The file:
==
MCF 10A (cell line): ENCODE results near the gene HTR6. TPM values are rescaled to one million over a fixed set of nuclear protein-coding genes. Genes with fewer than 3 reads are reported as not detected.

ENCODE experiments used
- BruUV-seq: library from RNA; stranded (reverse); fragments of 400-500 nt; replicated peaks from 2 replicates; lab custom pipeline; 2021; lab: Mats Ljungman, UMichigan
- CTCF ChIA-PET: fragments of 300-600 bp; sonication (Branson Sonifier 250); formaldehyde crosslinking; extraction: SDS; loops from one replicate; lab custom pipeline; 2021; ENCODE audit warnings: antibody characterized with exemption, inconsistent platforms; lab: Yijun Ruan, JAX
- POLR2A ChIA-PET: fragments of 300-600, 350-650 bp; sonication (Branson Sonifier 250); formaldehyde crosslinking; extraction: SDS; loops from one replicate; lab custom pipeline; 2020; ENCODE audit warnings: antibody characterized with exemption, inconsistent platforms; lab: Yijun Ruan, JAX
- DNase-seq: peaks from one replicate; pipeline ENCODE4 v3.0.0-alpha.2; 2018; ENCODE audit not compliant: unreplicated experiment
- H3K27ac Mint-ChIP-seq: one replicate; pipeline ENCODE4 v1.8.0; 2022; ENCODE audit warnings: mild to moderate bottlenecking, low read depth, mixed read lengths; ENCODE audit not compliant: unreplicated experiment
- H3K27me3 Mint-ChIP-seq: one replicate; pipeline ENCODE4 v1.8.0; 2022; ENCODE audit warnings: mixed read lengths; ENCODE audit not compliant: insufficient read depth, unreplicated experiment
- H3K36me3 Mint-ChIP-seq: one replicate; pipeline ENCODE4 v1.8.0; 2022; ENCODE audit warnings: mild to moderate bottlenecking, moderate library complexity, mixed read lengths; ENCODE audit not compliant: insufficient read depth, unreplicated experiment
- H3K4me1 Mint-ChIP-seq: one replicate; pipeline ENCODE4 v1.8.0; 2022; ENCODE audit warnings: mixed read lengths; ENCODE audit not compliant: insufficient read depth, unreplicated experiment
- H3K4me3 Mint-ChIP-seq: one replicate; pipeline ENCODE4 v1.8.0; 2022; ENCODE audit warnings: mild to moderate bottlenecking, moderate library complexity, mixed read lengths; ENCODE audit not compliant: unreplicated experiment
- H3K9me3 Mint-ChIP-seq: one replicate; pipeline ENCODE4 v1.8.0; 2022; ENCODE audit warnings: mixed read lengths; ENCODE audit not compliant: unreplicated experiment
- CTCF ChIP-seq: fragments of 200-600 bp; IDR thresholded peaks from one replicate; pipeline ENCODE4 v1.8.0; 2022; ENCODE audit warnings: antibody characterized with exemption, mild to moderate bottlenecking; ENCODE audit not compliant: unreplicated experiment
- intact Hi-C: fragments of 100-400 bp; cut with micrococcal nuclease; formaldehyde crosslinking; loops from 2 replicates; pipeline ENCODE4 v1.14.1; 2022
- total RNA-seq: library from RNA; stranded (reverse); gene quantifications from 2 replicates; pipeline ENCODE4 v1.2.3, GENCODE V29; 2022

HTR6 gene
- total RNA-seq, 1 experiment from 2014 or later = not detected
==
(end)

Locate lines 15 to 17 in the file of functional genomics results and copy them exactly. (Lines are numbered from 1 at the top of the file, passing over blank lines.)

- total RNA-seq: library from RNA; stranded (reverse); gene quantifications from 2 replicates; pipeline ENCODE4 v1.2.3, GENCODE V29; 2022

HTR6 gene
- total RNA-seq, 1 experiment from 2014 or later = not detected